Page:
The Problem with the Pills You’re Taking

Some Americans take 14 to 18 different medications in a year's time

by Jo Kline Cebuhar | Updated 29 Dec 2016 at 7:35 AM

When a New Year’s resolution focuses on making life happier and healthier and can be accomplished in a few hours with the help of others — what’s not to resolve?

It’s time to talk with your pharmacist and get a “polypharmacy” checkup, if you fit the profile.

Polypharmacy is the use of multiple medications at the same time ("five" is the typical benchmark), whether for one or more conditions. I suggest the same resolution on behalf of any seniors in your life, because people between the ages of 65 and 84 use an average of 14 to 18 different prescriptions in a year's time. (Yes, you read that right.)

Anyone who takes five or more drugs — including over-the-counter meds, vitamins, and herbal supplements — should understand the risk of not checking in annually. Frailty, falls, dementia-like symptoms, depression, and loss of independence are all consequences of taking too many medications, the wrong medications, or the wrong combination of medications.

The related issues of noncompliance, side effects, adverse drug interactions, and unnecessary prescribing are also estimated to be in the top five unreported causes of death in those age 65 and older.

And up to 7 percent of all hospital admissions are due to adverse drug reactions. The practical costs of medication-related health care are estimated at $200 billion per year.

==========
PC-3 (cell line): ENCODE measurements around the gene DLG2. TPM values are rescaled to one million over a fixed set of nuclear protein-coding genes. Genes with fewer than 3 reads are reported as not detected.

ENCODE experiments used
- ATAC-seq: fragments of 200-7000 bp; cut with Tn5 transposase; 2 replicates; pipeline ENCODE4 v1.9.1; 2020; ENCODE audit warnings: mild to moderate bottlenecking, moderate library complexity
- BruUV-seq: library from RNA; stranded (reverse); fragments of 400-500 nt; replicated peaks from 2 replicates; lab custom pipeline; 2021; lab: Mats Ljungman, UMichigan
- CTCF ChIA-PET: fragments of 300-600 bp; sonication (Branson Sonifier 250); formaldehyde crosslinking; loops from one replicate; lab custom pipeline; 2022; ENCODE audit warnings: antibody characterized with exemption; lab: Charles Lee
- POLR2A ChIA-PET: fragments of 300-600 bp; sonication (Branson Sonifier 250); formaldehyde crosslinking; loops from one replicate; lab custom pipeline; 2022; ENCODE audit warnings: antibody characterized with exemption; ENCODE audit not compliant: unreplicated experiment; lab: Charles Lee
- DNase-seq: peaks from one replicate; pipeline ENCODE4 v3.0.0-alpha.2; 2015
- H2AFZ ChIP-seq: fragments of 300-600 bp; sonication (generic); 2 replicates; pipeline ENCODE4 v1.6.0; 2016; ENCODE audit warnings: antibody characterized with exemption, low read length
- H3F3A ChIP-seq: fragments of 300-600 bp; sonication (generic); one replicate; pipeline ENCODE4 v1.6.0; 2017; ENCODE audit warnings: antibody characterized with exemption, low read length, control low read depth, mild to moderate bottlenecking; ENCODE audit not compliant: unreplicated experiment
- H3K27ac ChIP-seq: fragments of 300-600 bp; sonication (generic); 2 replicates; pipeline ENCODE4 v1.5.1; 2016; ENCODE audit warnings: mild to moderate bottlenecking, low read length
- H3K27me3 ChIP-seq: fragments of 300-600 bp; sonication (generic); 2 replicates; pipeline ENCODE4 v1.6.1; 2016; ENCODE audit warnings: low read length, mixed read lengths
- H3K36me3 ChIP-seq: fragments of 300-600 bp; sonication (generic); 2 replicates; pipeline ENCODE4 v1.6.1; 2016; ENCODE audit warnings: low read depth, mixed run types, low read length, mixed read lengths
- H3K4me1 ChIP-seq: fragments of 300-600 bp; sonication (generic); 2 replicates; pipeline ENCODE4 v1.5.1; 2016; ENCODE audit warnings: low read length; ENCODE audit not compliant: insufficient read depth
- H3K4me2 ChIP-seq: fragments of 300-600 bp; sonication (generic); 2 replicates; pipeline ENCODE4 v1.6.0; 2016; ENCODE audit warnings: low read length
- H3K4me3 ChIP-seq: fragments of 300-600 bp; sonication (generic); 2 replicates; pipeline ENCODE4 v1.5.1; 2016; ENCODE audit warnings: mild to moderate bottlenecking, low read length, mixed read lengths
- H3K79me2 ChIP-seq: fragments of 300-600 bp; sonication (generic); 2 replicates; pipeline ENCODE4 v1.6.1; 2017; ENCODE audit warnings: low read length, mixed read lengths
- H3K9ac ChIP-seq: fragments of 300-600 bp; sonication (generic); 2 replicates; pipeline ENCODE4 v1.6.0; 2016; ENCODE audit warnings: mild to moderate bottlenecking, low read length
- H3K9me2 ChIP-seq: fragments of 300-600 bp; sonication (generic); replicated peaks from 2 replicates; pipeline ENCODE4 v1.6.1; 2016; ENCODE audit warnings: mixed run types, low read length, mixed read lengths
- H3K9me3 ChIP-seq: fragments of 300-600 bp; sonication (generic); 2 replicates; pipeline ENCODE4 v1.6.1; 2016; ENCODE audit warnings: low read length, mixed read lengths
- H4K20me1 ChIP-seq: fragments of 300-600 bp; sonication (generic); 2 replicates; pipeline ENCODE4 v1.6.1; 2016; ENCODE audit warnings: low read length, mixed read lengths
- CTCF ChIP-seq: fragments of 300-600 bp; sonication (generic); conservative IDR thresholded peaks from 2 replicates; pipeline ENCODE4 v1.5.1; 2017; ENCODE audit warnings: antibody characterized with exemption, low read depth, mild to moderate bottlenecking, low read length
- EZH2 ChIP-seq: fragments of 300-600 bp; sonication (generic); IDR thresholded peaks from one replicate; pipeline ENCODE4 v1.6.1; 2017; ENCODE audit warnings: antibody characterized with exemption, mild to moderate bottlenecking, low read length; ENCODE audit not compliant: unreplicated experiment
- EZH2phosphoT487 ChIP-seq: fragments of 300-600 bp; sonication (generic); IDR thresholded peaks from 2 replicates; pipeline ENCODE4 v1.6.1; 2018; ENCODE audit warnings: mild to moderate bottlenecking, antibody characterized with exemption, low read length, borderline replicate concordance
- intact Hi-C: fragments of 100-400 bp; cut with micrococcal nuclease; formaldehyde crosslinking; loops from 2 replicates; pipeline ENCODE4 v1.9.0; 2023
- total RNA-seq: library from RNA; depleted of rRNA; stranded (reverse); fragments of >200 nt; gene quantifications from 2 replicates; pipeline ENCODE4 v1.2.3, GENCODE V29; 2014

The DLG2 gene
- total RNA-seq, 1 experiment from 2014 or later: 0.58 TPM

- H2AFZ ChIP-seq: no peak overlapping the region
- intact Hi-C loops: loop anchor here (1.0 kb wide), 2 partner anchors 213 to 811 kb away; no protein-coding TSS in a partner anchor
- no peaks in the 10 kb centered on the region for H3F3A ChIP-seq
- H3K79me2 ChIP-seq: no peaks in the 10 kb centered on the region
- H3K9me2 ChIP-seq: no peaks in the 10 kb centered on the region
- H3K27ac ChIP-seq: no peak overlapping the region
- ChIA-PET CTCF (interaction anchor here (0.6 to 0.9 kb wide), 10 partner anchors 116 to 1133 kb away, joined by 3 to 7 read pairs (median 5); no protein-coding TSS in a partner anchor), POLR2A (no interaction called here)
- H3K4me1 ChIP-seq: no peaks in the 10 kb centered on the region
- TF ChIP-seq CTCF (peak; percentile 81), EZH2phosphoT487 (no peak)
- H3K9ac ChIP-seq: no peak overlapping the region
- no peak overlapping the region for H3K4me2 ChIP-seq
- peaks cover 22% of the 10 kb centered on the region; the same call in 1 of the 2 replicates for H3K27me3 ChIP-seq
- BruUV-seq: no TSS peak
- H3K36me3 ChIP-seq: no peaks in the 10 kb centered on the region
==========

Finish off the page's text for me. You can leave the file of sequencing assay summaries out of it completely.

A 'Brown Bag Checkup'

Let your pharmacist know you want to do a "brown bag checkup" — it's called that because that's an easy way to tote all those bottles. (Under Medicare Part D, there is a Medication Therapy Management benefit; check with the Part D insurer for qualifying criteria.)

Avoid Problems with Pills
  • Keep a current list of medications and dosages.
  • Give your health care proxy a copy.
  • Use only one pharmacy to fill all prescriptions.
  • Read and understand label instructions.
  • Be aware of possible side effects and interactions before taking anything new, prescribed or over-the-counter.
  • Use a chart or pill dispenser for compliance.
  • Make sure meds are properly stored.

Make notes, share how and when each medication is taken, and aim for complete honesty. How are drugs stored? Is there a reliable system to encourage compliance? Are dosages ever intentionally skipped? If so, why? Are some symptoms never relieved?

The pharmacist and/or physician will look for: drug-drug and drug-disease interactions; duplications; drugs used to address side effects of other drugs; prescriptions matched with current diagnoses; non-medication alternatives; and proper use by the patient.

What's left of that process should only be the drugs that work well together for the good of the patient.

With over 4 billion prescriptions filled each year, is it any wonder polypharmacy is an issue in America? It doesn't have to be for you and your loved ones. Make and keep this resolution.

Attorney Jo Kline Cebuhar is the author of books on medical decision-making and the meaning of legacy, including "The Practical Guide to Health Care Advance Directives."

  1. medication
  2. overmedication
  3. pharmacist
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